http://ww2.nationalpost.com/m/wp/blog.html?b=news.nationalpost.com/2014/... [i] “There are two main points of contention,” said Michael Delisle, grand chief of the Mohawk Council of Kahnawake, near Montreal, and one of the more outspoken critics of the bill.“The first one is the lack of formal consultation. Even though Minister Valcourt has been cited saying on numerous occasions that there was extensive consultation, I know for a fact that
they never spoke with us.”
“The second one is the main point of contention in the bill,” Mr. Delisle said, “is if you look through the bill, is that
it gives more control to the minister today than the current provisions in the Indian Act
.”The current iteration of C-33 creates an oversight body that is, essentially, appointed by the minister.
PETITION: Valcourt must resign!
“I wanted to hear the national chief’s side on whether or not he feels he breached the national mandate and sections of the (AFN) charter in his endorsement of the (proposed bill),” she said. “And why he felt that he needed to endorse the (bill) without taking it back to the chiefs in assembly for review and analysis.”
And now Wab Kinew may be looking to replace Atleo?
Nation to Nation speaks with Wab Kinew and hears from two opposing MPs on education bill
This week, Nation to Nation speaks to a potential candidate for national chiefs of the Assembly of First Nations and the Harper government’s refusal to call a national inquiry into murdered and missing Indigenous women.
Nation to Nation also hears from two MPs from opposite sides of the House of Commons about the proposed First Nation Control of First Nation Education Act.
Valcourt says over $1 billion available for education, but Ottawa now seeking separate deals
Aboriginal Affairs Minister Bernard Valcourt said Wednesday over $1 billion is still set aside for on-reserve education, but his office is now working to strike separate deals with individual First Nations.
Valcourt said in an interview with Nation to Nation host Nigel Newlove that over $1 billion in education funding is still available, but it’s tied to the First Nations Control of First Nations Education Act which was rejected by chiefs last year.
“That money is associated with Bill C-33, C-33 is still in the House and the money is there. Bill C-33 won’t move unless we have the support of the chiefs but they decided not to do that,” said Valcourt. “A lot of chiefs I know across the country deplore that fact.”...
First Nations Children win historic case: Canada guilty of discrimination
In a landmark ruling released today, the Canadian Human Rights Tribunal found that the Canadian government is racially discriminating against 163,000 First Nations children and their families by providing flawed and inequitable child welfare services (“FNCFS Program”) and failing to implement Jordan’s Principle to ensure equitable access to government services available to other children. The Truth and Reconciliation Commission listed child welfare equity and reform as its top Call to Action as there are more First Nations children in foster care today than at the height of the residential school era. The Tribunal found that the federal funding formula provides First Nations child and family services agencies with fewer resources than their provincial counterparts. Several years ago, federal government officials pegged the funding shortfall at between 22 per cent and 34 per cent less than what other children receive. Moreover, the Tribunal found that federal funding formulas and policies create a perverse incentive to place First Nations children in foster care and do not address the cultural needs of children.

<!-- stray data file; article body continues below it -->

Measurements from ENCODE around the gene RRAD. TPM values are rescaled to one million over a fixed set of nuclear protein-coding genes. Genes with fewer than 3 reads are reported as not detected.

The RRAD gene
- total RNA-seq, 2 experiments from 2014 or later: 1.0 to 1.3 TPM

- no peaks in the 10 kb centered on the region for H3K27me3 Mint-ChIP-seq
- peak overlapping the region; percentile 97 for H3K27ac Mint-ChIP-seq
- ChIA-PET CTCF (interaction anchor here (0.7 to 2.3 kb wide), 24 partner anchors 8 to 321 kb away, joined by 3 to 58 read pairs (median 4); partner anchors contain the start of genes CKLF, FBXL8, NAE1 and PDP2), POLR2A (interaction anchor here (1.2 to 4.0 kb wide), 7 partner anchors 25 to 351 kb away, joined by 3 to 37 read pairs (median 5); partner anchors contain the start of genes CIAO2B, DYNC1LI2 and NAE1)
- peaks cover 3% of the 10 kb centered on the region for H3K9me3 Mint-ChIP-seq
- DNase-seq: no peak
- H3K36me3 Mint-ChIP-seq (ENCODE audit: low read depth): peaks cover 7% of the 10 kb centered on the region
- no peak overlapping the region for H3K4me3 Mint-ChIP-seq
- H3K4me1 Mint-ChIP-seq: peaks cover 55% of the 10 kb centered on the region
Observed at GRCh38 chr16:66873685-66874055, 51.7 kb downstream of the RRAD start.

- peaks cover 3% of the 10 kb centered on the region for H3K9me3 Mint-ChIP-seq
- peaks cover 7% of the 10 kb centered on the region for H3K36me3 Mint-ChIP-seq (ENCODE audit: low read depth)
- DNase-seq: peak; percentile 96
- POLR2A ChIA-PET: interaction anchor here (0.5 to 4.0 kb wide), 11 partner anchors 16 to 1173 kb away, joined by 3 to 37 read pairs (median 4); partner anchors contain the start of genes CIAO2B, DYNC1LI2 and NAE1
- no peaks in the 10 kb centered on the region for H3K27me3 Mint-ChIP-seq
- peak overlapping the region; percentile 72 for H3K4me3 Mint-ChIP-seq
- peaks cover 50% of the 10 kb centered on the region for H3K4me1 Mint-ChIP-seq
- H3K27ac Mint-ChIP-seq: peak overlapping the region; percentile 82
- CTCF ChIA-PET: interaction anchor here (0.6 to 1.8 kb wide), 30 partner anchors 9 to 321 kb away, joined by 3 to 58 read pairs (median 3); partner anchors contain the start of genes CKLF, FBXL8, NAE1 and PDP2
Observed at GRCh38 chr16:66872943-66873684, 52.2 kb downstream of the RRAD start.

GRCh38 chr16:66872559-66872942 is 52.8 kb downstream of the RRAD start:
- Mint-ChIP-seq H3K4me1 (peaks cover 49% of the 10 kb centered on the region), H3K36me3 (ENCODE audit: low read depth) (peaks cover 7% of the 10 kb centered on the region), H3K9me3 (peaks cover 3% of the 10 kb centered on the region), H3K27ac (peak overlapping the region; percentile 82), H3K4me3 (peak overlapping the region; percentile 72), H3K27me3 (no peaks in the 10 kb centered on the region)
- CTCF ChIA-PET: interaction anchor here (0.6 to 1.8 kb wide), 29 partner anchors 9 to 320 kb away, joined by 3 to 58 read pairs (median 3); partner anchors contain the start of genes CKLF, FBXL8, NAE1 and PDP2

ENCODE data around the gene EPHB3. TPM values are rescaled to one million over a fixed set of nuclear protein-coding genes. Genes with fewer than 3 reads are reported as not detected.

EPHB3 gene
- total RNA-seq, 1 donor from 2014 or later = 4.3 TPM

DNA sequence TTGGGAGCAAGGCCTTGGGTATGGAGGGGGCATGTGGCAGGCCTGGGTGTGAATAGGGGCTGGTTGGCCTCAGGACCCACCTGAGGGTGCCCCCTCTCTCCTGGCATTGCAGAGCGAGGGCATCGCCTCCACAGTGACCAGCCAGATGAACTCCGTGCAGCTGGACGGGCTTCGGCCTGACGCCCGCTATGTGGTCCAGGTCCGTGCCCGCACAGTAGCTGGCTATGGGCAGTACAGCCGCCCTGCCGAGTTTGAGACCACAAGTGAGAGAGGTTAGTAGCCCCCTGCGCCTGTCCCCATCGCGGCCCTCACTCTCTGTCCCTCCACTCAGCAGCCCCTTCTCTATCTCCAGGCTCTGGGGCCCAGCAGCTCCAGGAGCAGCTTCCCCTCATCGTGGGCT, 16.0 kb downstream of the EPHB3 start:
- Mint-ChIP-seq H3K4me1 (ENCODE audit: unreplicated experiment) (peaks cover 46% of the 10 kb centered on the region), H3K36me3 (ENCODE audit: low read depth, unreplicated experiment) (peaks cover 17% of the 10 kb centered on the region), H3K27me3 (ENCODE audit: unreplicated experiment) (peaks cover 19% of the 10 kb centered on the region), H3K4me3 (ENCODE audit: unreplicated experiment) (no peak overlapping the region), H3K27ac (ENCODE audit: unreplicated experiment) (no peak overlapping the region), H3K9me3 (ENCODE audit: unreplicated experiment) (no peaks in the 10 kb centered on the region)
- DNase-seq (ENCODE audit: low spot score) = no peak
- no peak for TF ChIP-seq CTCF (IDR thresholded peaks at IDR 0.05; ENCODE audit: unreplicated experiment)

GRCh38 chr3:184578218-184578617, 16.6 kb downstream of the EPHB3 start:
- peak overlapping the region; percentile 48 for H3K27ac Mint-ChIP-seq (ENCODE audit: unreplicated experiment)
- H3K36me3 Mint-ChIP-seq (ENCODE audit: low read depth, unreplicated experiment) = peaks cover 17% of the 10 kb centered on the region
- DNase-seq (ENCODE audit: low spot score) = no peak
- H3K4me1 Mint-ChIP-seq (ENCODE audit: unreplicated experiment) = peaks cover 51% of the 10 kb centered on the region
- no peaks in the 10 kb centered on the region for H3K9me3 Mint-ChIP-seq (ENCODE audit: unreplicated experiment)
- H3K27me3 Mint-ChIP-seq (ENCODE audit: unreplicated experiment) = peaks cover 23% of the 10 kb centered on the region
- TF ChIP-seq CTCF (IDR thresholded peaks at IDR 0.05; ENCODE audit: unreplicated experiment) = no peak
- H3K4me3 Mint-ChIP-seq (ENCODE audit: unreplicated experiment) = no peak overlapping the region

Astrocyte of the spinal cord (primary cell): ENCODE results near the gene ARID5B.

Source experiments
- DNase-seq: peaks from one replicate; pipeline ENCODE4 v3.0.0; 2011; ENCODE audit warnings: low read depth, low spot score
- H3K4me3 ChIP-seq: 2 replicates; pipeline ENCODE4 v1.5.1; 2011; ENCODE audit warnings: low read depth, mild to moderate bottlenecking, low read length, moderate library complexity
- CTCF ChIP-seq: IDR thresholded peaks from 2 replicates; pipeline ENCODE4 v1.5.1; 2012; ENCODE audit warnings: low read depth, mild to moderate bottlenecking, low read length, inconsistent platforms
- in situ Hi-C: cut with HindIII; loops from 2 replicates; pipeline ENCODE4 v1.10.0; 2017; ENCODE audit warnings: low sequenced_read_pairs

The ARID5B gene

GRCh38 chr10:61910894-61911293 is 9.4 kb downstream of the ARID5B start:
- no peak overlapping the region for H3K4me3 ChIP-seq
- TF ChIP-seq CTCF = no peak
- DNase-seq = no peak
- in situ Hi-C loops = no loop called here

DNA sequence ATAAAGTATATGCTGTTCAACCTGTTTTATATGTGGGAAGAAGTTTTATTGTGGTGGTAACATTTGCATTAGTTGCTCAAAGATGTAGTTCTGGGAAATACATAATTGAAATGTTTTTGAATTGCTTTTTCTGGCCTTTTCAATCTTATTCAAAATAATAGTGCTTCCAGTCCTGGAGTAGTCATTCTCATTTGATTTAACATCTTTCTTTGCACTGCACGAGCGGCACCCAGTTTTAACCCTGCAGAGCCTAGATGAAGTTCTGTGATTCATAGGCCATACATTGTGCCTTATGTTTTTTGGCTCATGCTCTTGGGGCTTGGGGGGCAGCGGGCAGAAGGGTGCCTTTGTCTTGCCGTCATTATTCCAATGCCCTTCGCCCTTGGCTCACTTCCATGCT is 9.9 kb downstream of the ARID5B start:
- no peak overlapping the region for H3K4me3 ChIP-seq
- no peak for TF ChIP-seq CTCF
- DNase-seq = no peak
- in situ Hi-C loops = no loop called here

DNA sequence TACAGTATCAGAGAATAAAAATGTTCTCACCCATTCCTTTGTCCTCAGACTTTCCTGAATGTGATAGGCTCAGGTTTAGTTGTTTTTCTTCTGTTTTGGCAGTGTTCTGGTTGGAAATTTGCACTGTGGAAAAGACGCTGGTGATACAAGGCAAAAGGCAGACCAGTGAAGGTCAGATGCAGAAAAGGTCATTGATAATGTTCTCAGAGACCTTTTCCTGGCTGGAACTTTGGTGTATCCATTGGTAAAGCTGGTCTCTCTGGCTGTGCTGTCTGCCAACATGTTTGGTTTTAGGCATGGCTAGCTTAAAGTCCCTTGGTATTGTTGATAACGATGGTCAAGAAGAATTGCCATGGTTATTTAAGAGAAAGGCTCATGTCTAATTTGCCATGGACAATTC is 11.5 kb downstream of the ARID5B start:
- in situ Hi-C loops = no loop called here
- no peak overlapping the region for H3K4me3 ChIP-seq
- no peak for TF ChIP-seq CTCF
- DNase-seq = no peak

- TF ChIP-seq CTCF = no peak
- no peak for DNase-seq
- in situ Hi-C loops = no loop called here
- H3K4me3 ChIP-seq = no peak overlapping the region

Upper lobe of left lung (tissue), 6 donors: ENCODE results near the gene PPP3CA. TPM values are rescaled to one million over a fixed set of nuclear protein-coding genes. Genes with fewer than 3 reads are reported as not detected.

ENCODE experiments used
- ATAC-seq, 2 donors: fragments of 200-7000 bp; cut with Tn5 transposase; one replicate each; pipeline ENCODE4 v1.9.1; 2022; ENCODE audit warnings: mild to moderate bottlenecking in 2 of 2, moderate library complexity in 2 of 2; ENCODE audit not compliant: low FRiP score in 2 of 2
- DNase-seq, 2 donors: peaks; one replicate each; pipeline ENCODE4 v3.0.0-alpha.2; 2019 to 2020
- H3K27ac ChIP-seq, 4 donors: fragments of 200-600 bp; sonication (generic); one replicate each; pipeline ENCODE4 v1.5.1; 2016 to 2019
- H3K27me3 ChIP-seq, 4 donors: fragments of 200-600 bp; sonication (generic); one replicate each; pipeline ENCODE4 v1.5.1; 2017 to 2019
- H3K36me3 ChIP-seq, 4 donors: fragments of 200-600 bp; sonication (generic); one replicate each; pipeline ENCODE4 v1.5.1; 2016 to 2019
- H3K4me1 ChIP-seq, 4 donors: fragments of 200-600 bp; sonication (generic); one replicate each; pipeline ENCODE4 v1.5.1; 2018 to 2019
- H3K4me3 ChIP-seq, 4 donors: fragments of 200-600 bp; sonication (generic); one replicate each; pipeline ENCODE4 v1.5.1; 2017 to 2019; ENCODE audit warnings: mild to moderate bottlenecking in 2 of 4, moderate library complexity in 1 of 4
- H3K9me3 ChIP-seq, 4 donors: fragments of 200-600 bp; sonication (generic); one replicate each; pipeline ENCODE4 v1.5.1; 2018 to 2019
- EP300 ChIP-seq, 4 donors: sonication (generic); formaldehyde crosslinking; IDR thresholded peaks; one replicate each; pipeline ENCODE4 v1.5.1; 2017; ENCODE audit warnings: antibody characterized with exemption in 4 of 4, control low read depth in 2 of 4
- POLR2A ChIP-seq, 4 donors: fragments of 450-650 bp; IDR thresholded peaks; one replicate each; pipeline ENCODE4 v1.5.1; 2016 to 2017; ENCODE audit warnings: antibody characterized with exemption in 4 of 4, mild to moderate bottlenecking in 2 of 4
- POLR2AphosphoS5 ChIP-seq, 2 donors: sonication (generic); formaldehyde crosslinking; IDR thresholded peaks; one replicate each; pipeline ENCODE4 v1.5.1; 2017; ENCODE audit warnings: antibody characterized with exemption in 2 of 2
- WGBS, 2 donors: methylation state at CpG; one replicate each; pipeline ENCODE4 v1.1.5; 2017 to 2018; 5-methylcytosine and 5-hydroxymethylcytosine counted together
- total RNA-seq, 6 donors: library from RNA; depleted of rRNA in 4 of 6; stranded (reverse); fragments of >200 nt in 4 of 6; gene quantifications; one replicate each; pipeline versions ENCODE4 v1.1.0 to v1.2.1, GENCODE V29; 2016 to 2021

In its decision, the Canadian Human Rights Tribunal said, “[T]he Panel acknowledges the suffering of those First Nations children and families who are or have been denied an equitable opportunity to remain together or be reunited in a timely manner. We also recognize those First Nations children and families who are or have been adversely impacted by the Government of Canada’s past and current child welfare practices on reserve” and ordered Ottawa to “cease its discriminatory practices and reform the FNCFS Program and the 1965 [Ontario] Agreement to reflect the findings of this decision. AANDC is also ordered to cease applying its narrow definition of Jordan’s Principle and to take measures to immediately implement the full meaning and scope of Jordan’s Principle.”
Scared and Spied On Under Harper, Why Child Advocate Didn't Give Up
Five or 10 years in the future, is there something you'd like to see that's fundamentally different -- other than obviously ending the funding gap -- in the way governments approach First Nations children on reserve?
That they really believe in the ability of communities to make the best decisions for kids. We have a process called Touchstones of Hope that brings together the very best Western child welfare practices and resurfaces traditional [Indigenous] ways of caring. When it come down to it, child protection is really about how well we can support communities to assume that responsibility for looking out for kids at a grassroots level. I'm hoping we see a lot of investment in that particular area.
The other thing is that we need to address poverty. The vast majority of First Nations children go into [government] care because of poverty and poor housing. The United States is a step ahead of us here: there are 17 U.S. states and the District of Columbia where the child welfare statutes expressly say that you cannot remove a child for poverty. As Minister Bennett said the other day in her response: "If there's no food in the fridge, you get some food in the fridge... not take the kid away."
..will create a thread